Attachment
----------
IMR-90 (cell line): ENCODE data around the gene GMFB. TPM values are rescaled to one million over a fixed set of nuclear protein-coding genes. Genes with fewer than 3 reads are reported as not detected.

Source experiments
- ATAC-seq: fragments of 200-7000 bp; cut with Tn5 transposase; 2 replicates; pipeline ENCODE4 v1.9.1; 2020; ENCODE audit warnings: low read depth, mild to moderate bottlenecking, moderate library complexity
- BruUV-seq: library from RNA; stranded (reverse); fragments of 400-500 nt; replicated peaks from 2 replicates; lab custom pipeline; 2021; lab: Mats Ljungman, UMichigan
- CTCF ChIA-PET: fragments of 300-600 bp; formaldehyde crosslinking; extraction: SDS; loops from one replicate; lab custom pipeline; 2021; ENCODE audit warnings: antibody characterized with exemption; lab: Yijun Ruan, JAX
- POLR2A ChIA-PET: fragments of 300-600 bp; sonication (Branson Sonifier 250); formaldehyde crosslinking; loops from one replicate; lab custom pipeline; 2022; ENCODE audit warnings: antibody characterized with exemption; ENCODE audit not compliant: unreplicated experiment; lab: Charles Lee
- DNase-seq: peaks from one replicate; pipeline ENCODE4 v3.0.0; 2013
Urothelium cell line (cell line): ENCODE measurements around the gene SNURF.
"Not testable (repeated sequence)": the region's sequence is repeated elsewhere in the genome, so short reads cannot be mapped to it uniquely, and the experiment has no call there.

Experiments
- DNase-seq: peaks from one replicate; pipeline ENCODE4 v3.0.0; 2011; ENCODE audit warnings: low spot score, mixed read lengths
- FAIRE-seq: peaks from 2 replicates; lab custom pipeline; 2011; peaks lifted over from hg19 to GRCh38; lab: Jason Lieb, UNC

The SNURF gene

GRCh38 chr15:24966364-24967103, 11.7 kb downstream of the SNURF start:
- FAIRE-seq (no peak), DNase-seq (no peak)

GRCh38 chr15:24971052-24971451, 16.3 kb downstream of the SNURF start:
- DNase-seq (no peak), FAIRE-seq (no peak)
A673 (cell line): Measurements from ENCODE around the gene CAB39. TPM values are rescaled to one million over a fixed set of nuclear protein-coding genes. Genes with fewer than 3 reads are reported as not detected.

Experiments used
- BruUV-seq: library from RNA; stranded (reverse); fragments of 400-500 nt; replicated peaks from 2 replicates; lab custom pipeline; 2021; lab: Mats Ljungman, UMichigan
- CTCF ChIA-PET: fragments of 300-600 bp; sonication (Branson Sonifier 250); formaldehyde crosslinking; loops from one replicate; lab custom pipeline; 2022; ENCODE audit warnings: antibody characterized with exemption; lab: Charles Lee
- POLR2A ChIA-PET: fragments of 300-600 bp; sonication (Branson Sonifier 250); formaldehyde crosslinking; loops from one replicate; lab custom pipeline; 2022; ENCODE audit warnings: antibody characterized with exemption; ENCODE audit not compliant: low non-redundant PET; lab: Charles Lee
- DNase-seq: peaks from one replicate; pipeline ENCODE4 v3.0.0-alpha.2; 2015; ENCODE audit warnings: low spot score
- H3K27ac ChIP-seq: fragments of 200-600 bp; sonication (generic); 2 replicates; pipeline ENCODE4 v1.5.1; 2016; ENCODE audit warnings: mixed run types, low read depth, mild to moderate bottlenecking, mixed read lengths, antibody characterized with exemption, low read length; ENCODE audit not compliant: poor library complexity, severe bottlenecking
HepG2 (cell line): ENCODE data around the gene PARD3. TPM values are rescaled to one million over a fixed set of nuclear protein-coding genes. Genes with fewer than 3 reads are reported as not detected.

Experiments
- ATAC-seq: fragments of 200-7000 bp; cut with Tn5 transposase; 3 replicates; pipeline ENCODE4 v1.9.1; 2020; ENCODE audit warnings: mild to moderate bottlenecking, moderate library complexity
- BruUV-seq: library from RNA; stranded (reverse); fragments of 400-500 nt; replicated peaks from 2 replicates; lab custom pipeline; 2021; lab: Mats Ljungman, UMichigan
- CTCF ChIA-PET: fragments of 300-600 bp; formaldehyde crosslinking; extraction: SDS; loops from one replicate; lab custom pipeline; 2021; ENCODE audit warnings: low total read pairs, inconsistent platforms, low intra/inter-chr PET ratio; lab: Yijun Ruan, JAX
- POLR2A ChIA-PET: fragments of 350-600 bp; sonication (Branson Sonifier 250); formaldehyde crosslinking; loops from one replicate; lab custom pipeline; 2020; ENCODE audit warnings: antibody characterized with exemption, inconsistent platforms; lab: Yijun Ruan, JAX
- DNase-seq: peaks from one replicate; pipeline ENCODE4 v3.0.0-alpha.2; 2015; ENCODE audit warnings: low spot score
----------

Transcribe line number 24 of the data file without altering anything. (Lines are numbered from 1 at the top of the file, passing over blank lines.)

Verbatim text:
- H3K27ac ChIP-seq: fragments of 200-600 bp; sonication (generic); 2 replicates; pipeline ENCODE4 v1.5.1; 2016; ENCODE audit warnings: mixed run types, low read depth, mild to moderate bottlenecking, mixed read lengths, antibody characterized with exemption, low read length; ENCODE audit not compliant: poor library complexity, severe bottlenecking